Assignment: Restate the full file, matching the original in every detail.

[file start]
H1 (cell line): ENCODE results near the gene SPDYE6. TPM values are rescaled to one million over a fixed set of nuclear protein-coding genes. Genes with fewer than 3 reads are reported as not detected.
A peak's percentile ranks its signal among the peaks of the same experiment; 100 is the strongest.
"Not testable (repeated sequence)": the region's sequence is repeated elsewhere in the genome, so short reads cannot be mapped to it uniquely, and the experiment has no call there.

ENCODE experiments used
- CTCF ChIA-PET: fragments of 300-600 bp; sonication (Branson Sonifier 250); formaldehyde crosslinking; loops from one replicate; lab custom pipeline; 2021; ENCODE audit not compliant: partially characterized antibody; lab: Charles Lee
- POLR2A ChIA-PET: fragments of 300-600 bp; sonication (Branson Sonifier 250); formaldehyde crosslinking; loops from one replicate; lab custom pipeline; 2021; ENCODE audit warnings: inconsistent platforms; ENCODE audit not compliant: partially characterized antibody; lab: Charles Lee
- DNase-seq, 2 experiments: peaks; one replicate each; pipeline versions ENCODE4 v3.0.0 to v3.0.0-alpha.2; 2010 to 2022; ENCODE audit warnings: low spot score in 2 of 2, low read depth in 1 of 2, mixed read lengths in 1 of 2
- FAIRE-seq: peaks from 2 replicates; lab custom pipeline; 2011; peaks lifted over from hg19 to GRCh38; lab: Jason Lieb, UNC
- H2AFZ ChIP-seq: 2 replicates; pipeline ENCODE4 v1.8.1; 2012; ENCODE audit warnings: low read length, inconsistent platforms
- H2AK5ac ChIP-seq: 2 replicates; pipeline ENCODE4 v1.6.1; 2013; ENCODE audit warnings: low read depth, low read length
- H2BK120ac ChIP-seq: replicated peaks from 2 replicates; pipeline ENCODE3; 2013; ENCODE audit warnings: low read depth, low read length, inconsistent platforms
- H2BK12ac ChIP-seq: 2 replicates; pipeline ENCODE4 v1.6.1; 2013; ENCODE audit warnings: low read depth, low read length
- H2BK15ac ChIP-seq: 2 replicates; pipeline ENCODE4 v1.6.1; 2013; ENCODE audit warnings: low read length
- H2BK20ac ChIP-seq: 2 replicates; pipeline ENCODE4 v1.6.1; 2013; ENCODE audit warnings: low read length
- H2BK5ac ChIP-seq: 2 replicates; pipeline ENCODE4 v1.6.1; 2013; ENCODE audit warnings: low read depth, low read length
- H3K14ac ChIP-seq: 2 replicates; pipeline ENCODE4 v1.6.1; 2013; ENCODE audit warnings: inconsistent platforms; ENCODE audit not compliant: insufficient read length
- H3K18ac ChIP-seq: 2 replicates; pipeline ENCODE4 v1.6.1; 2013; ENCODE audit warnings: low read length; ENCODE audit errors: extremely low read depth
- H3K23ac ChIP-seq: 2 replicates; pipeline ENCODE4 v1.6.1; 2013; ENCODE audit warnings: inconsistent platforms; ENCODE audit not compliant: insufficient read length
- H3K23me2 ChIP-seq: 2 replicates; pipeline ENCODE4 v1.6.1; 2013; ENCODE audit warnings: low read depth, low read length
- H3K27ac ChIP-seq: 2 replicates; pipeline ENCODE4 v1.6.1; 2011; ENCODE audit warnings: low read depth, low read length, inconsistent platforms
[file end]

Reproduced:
H1 (cell line): ENCODE results near the gene SPDYE6. TPM values are rescaled to one million over a fixed set of nuclear protein-coding genes. Genes with fewer than 3 reads are reported as not detected.
A peak's percentile ranks its signal among the peaks of the same experiment; 100 is the strongest.
"Not testable (repeated sequence)": the region's sequence is repeated elsewhere in the genome, so short reads cannot be mapped to it uniquely, and the experiment has no call there.

ENCODE experiments used
- CTCF ChIA-PET: fragments of 300-600 bp; sonication (Branson Sonifier 250); formaldehyde crosslinking; loops from one replicate; lab custom pipeline; 2021; ENCODE audit not compliant: partially characterized antibody; lab: Charles Lee
- POLR2A ChIA-PET: fragments of 300-600 bp; sonication (Branson Sonifier 250); formaldehyde crosslinking; loops from one replicate; lab custom pipeline; 2021; ENCODE audit warnings: inconsistent platforms; ENCODE audit not compliant: partially characterized antibody; lab: Charles Lee
- DNase-seq, 2 experiments: peaks; one replicate each; pipeline versions ENCODE4 v3.0.0 to v3.0.0-alpha.2; 2010 to 2022; ENCODE audit warnings: low spot score in 2 of 2, low read depth in 1 of 2, mixed read lengths in 1 of 2
- FAIRE-seq: peaks from 2 replicates; lab custom pipeline; 2011; peaks lifted over from hg19 to GRCh38; lab: Jason Lieb, UNC
- H2AFZ ChIP-seq: 2 replicates; pipeline ENCODE4 v1.8.1; 2012; ENCODE audit warnings: low read length, inconsistent platforms
- H2AK5ac ChIP-seq: 2 replicates; pipeline ENCODE4 v1.6.1; 2013; ENCODE audit warnings: low read depth, low read length
- H2BK120ac ChIP-seq: replicated peaks from 2 replicates; pipeline ENCODE3; 2013; ENCODE audit warnings: low read depth, low read length, inconsistent platforms
- H2BK12ac ChIP-seq: 2 replicates; pipeline ENCODE4 v1.6.1; 2013; ENCODE audit warnings: low read depth, low read length
- H2BK15ac ChIP-seq: 2 replicates; pipeline ENCODE4 v1.6.1; 2013; ENCODE audit warnings: low read length
- H2BK20ac ChIP-seq: 2 replicates; pipeline ENCODE4 v1.6.1; 2013; ENCODE audit warnings: low read length
- H2BK5ac ChIP-seq: 2 replicates; pipeline ENCODE4 v1.6.1; 2013; ENCODE audit warnings: low read depth, low read length
- H3K14ac ChIP-seq: 2 replicates; pipeline ENCODE4 v1.6.1; 2013; ENCODE audit warnings: inconsistent platforms; ENCODE audit not compliant: insufficient read length
- H3K18ac ChIP-seq: 2 replicates; pipeline ENCODE4 v1.6.1; 2013; ENCODE audit warnings: low read length; ENCODE audit errors: extremely low read depth
- H3K23ac ChIP-seq: 2 replicates; pipeline ENCODE4 v1.6.1; 2013; ENCODE audit warnings: inconsistent platforms; ENCODE audit not compliant: insufficient read length
- H3K23me2 ChIP-seq: 2 replicates; pipeline ENCODE4 v1.6.1; 2013; ENCODE audit warnings: low read depth, low read length
- H3K27ac ChIP-seq: 2 replicates; pipeline ENCODE4 v1.6.1; 2011; ENCODE audit warnings: low read depth, low read length, inconsistent platforms